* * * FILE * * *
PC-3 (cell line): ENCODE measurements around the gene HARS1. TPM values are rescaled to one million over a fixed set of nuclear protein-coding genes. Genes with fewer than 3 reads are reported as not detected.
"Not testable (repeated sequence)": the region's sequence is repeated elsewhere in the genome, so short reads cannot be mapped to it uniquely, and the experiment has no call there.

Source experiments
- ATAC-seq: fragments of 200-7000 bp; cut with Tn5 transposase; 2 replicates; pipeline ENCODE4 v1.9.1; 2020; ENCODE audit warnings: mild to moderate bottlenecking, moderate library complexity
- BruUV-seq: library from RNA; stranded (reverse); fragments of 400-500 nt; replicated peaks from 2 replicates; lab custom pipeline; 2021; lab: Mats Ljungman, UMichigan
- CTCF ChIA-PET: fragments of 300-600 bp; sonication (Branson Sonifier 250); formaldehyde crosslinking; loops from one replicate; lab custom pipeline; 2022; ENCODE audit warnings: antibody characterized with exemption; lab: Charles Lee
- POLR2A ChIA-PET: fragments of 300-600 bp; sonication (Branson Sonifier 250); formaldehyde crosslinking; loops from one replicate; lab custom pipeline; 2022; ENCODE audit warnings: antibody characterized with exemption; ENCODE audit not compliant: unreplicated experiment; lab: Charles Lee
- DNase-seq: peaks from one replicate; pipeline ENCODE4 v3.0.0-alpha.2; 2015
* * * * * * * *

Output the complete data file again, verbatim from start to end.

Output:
PC-3 (cell line): ENCODE measurements around the gene HARS1. TPM values are rescaled to one million over a fixed set of nuclear protein-coding genes. Genes with fewer than 3 reads are reported as not detected.
"Not testable (repeated sequence)": the region's sequence is repeated elsewhere in the genome, so short reads cannot be mapped to it uniquely, and the experiment has no call there.

Source experiments
- ATAC-seq: fragments of 200-7000 bp; cut with Tn5 transposase; 2 replicates; pipeline ENCODE4 v1.9.1; 2020; ENCODE audit warnings: mild to moderate bottlenecking, moderate library complexity
- BruUV-seq: library from RNA; stranded (reverse); fragments of 400-500 nt; replicated peaks from 2 replicates; lab custom pipeline; 2021; lab: Mats Ljungman, UMichigan
- CTCF ChIA-PET: fragments of 300-600 bp; sonication (Branson Sonifier 250); formaldehyde crosslinking; loops from one replicate; lab custom pipeline; 2022; ENCODE audit warnings: antibody characterized with exemption; lab: Charles Lee
- POLR2A ChIA-PET: fragments of 300-600 bp; sonication (Branson Sonifier 250); formaldehyde crosslinking; loops from one replicate; lab custom pipeline; 2022; ENCODE audit warnings: antibody characterized with exemption; ENCODE audit not compliant: unreplicated experiment; lab: Charles Lee
- DNase-seq: peaks from one replicate; pipeline ENCODE4 v3.0.0-alpha.2; 2015